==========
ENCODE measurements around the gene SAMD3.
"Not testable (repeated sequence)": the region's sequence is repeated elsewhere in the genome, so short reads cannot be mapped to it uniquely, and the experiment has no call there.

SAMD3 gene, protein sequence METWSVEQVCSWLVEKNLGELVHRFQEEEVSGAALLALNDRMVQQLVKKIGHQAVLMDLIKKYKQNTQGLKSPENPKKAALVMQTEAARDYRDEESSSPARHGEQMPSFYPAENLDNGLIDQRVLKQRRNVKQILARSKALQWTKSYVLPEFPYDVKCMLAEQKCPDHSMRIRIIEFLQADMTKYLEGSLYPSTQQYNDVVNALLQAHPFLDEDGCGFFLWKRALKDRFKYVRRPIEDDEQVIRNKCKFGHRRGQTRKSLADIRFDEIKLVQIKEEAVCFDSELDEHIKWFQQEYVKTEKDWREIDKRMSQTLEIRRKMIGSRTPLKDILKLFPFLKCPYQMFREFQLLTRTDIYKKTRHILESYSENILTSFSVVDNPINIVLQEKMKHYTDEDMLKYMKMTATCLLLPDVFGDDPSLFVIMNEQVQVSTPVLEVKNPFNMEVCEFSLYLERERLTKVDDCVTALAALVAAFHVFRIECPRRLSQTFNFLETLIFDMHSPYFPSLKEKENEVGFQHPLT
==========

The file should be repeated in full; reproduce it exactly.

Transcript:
ENCODE measurements around the gene SAMD3.
"Not testable (repeated sequence)": the region's sequence is repeated elsewhere in the genome, so short reads cannot be mapped to it uniquely, and the experiment has no call there.

SAMD3 gene, protein sequence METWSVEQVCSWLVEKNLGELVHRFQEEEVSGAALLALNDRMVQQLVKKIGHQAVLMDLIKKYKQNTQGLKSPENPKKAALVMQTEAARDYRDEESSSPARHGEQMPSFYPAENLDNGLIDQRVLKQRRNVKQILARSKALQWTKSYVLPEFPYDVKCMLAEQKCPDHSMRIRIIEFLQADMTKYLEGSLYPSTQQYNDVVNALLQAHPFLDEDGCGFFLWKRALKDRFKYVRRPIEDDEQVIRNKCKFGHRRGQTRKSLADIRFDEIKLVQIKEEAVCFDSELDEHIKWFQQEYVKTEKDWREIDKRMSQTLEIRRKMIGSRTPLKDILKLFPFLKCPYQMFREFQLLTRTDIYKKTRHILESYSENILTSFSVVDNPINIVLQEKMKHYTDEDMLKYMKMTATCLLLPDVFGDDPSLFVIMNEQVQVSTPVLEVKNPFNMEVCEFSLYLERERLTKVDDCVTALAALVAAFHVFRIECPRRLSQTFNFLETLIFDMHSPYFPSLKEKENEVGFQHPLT